This “green” blue team is a great group of kids, and I love coaching with Coach Steve Achor, but we knew we weren’t ready for our first game. Lightning had forced us inside so much in our first week that we had only been able to have three days of player to player contact. Understand that those three days included the coaching discoveries of who even wanted to tackle and who wanted to just hang out by the water cooler as we were tackling. Middle school football always has kids who just aren’t totally convinced they want to be there. It sounded good to them upfront, with the uniforms being sharp and all, but once the contact started and a few of those hot August afternoons in full football pads arrive, the scent of uncertainty becomes as profound as the odor in the boy’s locker room.

A few years ago I had a player who was in his first year of playing football. He was never entirely convinced that it was a good thing to do. One day in practice he was playing cornerback and was so close to the sideline he looked like a pony trying to make a break for the open range. I said to him, “Teddy (Not his real name)! Come on in some closer to the play! There’s no one over there!” He looked at me, and with his high-pitched voice said, “No! I’m okay out here!”

And so we traveled with excitement and uncertainty. More than half of our squad had never played football before. Several of them are not tall enough to ride roller coasters at the amusement parks yet. Several others would be too timid to ride a roller coaster yet. Last Friday we had a controlled intra-squad scrimmage…after the lightning storm had passed and we were allowed to go outside! It gave some of our players a warped idea of how good they were, as the first-team running backs kept running for touchdowns against the second unit defense. Could it be this easy? Players answer: Yes! Coaches’ answer: No! No! No!

The plan was to keep the play calling simple. Amazingly no turnovers happened the whole game. On the other hand, every play had something that needed correcting. The good thing about first games is they show you so many things that need to be worked on in practice.

The final score was 28-8, and the home team’s last TD came in the last minute of the game. My back-up quarterback had to play the last quarter. Let me emphasize…my back-up quarterback who I had just discovered in an informal conversation the day before to have played some quarterback and had not practiced that position yet…yes, that back-up quarterback…had to play the last quarter. We scored our touchdown at the beginning of that quarter on a seventy yard sweep run. I sent the play in for the two-point conversion, and quickly noticed everyone standing around in confusion. I yelled “Let’s go! Let’s go!”, and I heard one player say “Coach, we’re missing Brandon!” Brandon is the back-up quarterback. He had been watching Peyton Manning too much, and Peyton Manning was never in for the PAT. Welcome to middle school football!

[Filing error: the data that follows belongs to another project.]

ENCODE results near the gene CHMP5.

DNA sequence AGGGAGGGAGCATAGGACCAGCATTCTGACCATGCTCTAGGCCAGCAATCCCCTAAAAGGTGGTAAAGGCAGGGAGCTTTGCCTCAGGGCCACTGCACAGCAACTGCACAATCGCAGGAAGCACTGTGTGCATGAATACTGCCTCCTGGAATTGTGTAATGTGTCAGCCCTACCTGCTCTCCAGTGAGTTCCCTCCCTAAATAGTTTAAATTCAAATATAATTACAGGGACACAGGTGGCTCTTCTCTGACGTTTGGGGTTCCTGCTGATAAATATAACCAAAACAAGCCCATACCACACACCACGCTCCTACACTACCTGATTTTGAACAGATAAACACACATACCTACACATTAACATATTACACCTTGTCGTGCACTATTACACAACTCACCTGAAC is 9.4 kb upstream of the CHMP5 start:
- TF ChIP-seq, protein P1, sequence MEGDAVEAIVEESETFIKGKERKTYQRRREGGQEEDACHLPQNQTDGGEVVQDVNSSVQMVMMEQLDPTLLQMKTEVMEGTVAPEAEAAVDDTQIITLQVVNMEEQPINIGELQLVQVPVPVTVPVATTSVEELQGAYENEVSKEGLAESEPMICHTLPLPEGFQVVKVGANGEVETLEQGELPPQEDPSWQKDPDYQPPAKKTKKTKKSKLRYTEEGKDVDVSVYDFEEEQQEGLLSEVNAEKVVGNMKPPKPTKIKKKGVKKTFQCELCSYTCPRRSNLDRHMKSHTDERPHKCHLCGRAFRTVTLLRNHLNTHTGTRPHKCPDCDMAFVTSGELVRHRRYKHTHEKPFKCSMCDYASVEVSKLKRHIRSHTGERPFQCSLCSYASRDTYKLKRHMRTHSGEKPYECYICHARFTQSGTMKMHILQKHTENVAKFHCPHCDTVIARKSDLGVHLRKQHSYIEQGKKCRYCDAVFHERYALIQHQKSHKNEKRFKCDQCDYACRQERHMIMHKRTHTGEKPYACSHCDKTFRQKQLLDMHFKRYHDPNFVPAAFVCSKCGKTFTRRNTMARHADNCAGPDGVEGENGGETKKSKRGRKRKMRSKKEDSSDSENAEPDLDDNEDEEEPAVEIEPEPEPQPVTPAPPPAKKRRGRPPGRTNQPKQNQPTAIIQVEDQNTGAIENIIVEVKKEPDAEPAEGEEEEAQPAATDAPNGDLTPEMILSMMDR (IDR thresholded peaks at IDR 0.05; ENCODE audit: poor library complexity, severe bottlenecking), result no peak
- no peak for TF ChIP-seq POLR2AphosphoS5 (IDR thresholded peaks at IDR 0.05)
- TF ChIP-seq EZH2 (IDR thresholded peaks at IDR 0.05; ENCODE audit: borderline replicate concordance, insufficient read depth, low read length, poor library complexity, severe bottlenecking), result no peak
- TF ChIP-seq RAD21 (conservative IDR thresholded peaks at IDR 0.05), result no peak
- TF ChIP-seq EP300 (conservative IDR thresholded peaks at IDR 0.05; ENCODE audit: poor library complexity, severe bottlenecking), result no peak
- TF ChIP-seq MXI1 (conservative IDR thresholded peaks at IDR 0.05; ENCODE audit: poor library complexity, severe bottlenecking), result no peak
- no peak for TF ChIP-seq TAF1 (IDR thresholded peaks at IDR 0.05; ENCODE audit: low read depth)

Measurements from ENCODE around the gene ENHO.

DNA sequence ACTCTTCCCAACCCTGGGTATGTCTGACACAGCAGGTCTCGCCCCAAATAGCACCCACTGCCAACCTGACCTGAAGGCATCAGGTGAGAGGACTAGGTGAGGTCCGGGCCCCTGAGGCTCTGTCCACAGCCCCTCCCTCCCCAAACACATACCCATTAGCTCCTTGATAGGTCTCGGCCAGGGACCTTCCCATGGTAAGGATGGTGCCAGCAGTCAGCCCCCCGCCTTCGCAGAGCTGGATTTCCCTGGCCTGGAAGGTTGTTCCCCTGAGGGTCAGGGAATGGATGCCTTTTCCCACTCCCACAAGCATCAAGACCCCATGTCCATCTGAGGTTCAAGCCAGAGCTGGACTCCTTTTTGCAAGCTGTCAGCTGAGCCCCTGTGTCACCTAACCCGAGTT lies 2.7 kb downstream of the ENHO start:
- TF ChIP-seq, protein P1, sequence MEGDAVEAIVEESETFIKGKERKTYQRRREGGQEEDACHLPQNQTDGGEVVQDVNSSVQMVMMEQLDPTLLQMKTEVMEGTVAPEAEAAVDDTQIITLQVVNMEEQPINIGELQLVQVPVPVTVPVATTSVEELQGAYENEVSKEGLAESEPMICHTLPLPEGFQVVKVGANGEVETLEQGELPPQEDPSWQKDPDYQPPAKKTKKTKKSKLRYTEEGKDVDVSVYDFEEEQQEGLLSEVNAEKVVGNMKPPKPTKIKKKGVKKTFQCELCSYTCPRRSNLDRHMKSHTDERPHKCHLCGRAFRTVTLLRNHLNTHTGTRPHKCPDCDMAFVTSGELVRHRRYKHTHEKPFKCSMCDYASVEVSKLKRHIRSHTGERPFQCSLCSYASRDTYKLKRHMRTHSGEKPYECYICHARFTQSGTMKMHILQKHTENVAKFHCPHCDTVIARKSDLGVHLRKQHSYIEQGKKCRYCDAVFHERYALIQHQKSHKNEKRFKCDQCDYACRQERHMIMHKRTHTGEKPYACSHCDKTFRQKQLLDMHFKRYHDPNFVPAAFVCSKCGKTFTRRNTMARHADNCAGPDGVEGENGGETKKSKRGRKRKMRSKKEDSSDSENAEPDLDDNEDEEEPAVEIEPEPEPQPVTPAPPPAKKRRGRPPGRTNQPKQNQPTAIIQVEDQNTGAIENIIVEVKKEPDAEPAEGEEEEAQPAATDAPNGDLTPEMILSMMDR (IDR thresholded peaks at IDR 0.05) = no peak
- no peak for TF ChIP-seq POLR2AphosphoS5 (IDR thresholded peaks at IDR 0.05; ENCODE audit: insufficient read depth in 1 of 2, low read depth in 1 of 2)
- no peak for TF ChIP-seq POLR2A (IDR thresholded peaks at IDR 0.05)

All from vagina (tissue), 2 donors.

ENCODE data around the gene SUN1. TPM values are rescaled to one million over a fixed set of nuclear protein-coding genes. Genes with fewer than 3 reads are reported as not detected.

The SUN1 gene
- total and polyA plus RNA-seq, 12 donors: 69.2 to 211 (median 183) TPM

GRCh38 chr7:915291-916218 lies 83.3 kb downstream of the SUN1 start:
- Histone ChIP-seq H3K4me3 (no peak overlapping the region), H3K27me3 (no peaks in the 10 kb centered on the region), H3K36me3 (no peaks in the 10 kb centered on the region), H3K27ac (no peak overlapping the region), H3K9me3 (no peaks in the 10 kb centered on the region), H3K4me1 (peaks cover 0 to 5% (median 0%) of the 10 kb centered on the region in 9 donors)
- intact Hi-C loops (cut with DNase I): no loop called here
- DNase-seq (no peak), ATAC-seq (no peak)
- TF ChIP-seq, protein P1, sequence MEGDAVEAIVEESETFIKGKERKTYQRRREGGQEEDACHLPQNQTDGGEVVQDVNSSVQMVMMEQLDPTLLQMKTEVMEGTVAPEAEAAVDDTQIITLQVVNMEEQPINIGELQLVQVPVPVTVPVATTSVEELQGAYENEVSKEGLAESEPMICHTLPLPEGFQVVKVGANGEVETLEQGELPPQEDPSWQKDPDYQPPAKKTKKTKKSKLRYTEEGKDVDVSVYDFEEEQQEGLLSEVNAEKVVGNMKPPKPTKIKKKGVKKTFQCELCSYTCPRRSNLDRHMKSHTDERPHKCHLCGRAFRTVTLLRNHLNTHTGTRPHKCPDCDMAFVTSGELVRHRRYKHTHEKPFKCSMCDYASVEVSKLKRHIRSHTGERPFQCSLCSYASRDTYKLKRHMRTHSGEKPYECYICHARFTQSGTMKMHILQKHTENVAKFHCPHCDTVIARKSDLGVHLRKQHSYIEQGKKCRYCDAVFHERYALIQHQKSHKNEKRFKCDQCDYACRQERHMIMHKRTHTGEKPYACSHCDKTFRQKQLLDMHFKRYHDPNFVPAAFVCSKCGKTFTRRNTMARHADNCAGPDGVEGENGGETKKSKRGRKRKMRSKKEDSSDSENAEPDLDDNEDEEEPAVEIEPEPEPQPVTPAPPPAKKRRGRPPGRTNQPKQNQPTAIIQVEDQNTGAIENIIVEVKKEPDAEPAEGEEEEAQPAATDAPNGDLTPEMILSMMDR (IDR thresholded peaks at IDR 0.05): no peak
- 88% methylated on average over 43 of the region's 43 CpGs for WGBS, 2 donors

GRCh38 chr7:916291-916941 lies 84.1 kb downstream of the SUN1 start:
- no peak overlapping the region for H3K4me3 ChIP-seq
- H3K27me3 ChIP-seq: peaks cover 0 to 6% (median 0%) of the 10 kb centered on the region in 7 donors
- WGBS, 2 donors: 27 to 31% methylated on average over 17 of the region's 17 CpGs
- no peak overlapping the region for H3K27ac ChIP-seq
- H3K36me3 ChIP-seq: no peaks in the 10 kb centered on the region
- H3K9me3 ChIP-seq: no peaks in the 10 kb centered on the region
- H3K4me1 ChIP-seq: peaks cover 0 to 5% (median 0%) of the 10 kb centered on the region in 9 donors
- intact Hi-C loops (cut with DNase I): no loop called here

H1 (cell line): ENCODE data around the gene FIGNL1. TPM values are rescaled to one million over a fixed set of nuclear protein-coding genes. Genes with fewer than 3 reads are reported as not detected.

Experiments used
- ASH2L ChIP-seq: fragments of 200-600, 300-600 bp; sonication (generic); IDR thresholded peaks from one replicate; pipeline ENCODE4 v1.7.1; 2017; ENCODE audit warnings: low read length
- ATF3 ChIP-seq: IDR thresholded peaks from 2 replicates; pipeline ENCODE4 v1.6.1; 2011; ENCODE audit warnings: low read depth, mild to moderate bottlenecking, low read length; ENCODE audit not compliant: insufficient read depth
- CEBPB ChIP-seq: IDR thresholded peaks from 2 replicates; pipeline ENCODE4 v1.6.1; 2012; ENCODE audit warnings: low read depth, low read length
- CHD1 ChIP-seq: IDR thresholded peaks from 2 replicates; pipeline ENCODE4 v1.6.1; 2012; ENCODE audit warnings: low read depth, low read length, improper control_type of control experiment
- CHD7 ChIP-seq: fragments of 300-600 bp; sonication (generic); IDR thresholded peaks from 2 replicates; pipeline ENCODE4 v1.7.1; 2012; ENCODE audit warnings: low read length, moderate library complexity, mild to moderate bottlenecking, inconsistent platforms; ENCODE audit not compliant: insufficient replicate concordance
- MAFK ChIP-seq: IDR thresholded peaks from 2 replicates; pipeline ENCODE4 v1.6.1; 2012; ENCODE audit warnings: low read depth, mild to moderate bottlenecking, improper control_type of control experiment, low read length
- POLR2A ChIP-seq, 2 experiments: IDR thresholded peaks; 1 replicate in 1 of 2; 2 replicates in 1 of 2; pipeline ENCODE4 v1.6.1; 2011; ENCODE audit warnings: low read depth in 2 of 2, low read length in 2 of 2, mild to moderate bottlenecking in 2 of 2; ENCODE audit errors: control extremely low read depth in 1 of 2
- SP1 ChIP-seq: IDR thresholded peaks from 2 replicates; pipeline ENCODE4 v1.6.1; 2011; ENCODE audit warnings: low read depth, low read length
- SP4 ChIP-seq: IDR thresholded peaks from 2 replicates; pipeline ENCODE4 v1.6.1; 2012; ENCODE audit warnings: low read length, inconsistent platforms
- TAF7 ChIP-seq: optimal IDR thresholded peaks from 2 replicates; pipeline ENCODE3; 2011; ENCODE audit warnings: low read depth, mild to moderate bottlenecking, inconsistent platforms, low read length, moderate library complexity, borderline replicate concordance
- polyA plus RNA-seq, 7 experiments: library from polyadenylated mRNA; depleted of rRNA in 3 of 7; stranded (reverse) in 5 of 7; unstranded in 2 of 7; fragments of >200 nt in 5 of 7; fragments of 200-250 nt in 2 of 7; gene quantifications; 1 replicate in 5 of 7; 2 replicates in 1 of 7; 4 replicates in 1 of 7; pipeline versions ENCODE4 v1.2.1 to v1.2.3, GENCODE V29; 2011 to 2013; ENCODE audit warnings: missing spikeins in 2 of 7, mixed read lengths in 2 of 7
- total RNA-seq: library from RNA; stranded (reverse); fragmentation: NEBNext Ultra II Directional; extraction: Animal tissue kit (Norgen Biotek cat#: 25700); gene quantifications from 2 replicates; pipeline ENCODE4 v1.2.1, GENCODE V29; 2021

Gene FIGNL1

But you know something! I love coaching these kids! Coach Achor and I have the unique privilege and opportunity to teach them about the game and life, to help them experience what it means to be a team with ups and downs, trials and successes. Bottom line: I am truly blessed!

Judging By the Content of Their Character

August 29, 2013

WORDS FROM W.W.                                                       AUGUST 29, 2013

 

 

Yesterday was the fiftieth anniversary of Martin Luther King’s “I Have A Dream” speech in Washington, D.C. When I hear that speech I get goosebumps. Perhaps it is the preaching style of an African-American pastor, or the echoes of the thousands listening to him who are urging him on, but it is compelling whatever the reason.

Towards the end of that speech King makes this statement as a part of his vision.

“I have a dream that my four little children will one day live in a nation where they will not be judged by the color of their skin but by the content of their character.”

     This week four freshmen football players from William Paterson University in New Jersey- three black and one white- made the news for their honesty. They entered into a convenience store to purchase a few items like batteries and what not. The lights were on, the door was unlocked, but there was not a store employee to be found. The four young men found the items they were looking for and put their money on the counter. They even figured out how much the tax would be on the items they were buying and included that in the purchase. The scene was caught on the security cameras.

The four football players were guests on NBC’s Today Show, and were applauded for their honesty.

It seems that it also brings back that sentence from Martin Luther King’s speech, that four “children” would be judged by their character and not by the color of there skin. To have the four from two races that fifty years ago were separated by a multitude of prejudices be together, and make decisions based on strong character is a testimony that is often absent.

In the midst of a self-centered culture it is refreshing to see the rise of character, the relationships of people based on life, and not race. Perhaps we have climbed a mountain in the journey to see each person as a person!